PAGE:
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Am not sure where this is the right place to ask this

Someone has asked me to sign their public key, how do i do that?

His public key has Version: GnuPG v1.2.1 (GNU/Linux)

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4 Answers 4

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This answer describes digital signatures which are not necessarily what is needed. While digital signatures can be used with GPG, they are not required.

When using a digital signature, to sign a public key you need a public/private key pair of your own. The way in which you generate the public/private key pair and sign the document/key depend on the protocol you are using.

When you sign a document/key you will use your private key to encrypt the document (called signing) and then distribute your public key to others so that they can decrypt your document and verify that they receive the original text back.

The idea is that the private and public keys come as a pair and it is extremely difficult to generate an encrypted copy of the original document that will properly decrypt with your public key without access to your private key (which you keep secret).

Your public keys should be "well known" in the sense that it should not be only distributed with the signed document or the public/private key used to sign could have been entirely forged.

Note that since this your public key is known "publicly" anyone can decrypt this document. Digital signatures are simply used to verify the authenticity of the document, not keep it secret. For a broader description of public-key cryptography and its many uses please check the public-key cryptography page on Wikipedia.

This link on PGP may be of use, and here is some information on key exchange protocols.

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1  
signing doesn't necessarily mean encrypting. signing a document encapsulates the document in a pgp/gpg signature, the signature can then be checked to verify that the data has not been modified. –  cpbills May 12 '10 at 18:48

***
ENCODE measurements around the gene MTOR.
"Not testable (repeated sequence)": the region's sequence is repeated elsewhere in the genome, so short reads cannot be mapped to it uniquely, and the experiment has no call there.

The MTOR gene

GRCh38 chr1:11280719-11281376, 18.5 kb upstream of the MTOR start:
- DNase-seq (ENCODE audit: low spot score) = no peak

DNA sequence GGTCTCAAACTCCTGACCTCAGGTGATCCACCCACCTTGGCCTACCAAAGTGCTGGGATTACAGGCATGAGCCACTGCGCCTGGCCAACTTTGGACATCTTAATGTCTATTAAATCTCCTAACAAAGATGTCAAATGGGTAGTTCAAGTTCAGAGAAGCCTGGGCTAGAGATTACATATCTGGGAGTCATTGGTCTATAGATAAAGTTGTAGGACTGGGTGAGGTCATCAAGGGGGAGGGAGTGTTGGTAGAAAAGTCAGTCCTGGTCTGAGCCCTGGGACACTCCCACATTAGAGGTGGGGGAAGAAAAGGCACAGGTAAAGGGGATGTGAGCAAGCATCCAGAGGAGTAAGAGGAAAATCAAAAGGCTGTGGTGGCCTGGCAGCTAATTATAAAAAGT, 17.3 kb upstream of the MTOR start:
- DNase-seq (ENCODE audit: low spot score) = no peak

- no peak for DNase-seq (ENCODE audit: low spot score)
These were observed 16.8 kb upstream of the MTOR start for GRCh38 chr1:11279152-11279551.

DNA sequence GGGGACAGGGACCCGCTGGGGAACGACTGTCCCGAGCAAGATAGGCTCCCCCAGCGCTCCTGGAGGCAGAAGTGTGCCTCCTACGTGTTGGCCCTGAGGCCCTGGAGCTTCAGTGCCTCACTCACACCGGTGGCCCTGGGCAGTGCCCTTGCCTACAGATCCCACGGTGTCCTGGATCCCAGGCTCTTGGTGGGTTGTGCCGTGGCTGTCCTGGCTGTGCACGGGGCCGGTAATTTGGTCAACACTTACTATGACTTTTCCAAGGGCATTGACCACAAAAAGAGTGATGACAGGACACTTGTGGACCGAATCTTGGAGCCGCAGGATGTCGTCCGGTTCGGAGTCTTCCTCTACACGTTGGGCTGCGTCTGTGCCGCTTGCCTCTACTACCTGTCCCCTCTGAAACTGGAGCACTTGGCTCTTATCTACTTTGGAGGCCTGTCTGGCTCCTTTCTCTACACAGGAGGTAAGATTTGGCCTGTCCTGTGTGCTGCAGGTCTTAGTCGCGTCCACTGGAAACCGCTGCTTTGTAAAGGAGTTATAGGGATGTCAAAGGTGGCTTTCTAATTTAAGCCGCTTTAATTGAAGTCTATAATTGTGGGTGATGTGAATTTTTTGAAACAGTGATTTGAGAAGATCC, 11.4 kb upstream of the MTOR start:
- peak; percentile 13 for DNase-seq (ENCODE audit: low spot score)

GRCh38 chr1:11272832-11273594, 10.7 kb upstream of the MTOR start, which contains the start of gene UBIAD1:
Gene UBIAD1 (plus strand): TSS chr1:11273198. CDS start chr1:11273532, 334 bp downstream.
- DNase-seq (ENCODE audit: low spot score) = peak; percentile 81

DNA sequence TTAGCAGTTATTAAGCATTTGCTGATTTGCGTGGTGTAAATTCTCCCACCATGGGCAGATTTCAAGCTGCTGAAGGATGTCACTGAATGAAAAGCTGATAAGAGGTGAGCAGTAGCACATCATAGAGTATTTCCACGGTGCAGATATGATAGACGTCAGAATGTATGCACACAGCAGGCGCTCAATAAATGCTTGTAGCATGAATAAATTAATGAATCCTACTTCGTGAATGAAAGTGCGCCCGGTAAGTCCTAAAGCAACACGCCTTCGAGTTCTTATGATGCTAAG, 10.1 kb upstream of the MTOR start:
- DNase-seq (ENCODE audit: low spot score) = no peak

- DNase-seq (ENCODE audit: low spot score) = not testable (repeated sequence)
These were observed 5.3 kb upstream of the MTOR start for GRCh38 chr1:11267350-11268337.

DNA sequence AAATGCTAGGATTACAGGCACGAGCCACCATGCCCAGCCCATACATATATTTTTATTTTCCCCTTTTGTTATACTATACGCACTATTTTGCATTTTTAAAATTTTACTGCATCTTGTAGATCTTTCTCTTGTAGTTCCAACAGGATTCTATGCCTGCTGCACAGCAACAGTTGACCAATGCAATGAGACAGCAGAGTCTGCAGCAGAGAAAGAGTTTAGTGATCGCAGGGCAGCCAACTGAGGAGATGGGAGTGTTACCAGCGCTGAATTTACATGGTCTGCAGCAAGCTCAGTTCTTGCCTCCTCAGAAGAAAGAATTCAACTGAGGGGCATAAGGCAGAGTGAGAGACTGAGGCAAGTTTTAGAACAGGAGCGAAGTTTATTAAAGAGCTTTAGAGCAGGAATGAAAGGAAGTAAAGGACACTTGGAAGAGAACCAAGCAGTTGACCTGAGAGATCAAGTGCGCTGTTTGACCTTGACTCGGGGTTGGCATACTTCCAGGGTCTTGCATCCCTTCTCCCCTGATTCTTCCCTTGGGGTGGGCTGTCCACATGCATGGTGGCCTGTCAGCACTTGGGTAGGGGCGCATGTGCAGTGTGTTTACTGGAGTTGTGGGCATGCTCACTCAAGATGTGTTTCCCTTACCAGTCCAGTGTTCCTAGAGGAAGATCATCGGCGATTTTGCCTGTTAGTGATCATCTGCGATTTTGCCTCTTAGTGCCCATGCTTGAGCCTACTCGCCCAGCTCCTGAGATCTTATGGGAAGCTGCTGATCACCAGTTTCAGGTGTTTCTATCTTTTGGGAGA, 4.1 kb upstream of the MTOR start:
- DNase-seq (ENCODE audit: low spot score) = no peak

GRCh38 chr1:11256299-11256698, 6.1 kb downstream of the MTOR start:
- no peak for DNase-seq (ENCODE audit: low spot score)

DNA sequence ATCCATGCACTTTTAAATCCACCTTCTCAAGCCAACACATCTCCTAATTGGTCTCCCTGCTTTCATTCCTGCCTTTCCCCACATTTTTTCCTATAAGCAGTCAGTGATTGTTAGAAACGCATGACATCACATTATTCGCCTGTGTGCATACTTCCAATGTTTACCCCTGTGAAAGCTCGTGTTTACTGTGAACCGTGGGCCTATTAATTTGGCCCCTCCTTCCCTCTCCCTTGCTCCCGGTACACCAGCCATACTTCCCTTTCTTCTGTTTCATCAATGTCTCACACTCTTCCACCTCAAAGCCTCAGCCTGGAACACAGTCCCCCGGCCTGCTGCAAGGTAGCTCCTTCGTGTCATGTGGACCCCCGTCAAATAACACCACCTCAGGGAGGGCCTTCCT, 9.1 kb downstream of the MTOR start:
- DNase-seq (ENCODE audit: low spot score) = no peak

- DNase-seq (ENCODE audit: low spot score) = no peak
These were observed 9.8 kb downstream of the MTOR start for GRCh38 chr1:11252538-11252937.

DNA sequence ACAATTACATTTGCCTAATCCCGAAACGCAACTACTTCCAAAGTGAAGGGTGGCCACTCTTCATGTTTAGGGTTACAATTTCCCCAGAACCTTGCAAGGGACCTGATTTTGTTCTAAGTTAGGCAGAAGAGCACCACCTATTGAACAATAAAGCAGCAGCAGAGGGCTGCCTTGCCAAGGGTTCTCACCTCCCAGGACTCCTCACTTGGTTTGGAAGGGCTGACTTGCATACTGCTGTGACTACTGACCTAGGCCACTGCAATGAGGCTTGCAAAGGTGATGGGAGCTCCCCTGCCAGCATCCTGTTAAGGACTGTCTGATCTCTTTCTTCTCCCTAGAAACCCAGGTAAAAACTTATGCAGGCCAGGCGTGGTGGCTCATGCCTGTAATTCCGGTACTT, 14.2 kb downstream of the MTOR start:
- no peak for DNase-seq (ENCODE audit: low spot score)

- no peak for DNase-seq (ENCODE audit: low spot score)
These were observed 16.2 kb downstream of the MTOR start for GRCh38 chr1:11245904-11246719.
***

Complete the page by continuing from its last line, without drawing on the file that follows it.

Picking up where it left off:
@cpbills: I think my phrasing was too ambiguously. From my understanding, the act of signing must involve encrypting the document, a hash of the document, or something else using the private key so that the public key can then be used to decrypt the signature for the purposes of authenticity and non-repudiation. –  Trey Hunner May 12 '10 at 19:11
    
perhaps one of the steps is encrypting the document with your private key to generate the hash, but the resulting document is plain text, encapsulated with the user's signature. –  cpbills May 12 '10 at 19:24
    
How do i get a public/private key for myself –  Gatura May 13 '10 at 5:21
    
@Gatura: it entirely depends on what type of signature is being used and what algorithm you are using. You should ask the person that asked you for specifics and update or reask your question. –  Trey Hunner May 13 '10 at 5:41

To sign someone's public key, you would have to have your own public/private key pair. We'd need more detail, but it sounds like somebody is trying to build up a "web of trust" around their public key. I am sure the kind of person who asked you to do that would enjoy explaining in more detail how to do what they're asking, or you might try searching for "Web of Trust". If that's not what you're looking for then please expand and we'll try to help.

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Signing a key with a fresh public key from an unknown source does not really add trust to the signed key. Gatura, If the person asking is trying to build a "Web of Trust", you should probably inform him/her that you do not yet have a public/private key pair and ask them if they would still like your signature. –  Trey Hunner May 12 '10 at 6:55
    
How do i get a public/private key for myself –  Gatura May 13 '10 at 5:16

There are some good answers in this thread on the theory, but not much on the practice.

The best way to learn PGP (GnuPG is an alternate implementation) is to use it. I'd recommend, even if you don't use Thunderbird as your primary email client, install Thunderbird and install Enigmail with GnuPG. http://enigmail.mozdev.org/documentation/quickstart.php

PGP is a really good idea, but it's hard to wrap your head around. The longer you spend using it, the more sense it will make.

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For mac users you can download a software known as wija link text, this will help you with many issues with regards to public and private keys also signing

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Wija doesn't seem to have anything to do with key signing, other than it can use GPG. It's a messaging client. –  Bill Weiss Jun 2 '10 at 17:22
    
surely i used it to generate a public/private key pair and sign a friends public key, on the PGP menu, there is the key rings option which can be used to do this. Check again –  Gatura Jun 3 '10 at 6:40

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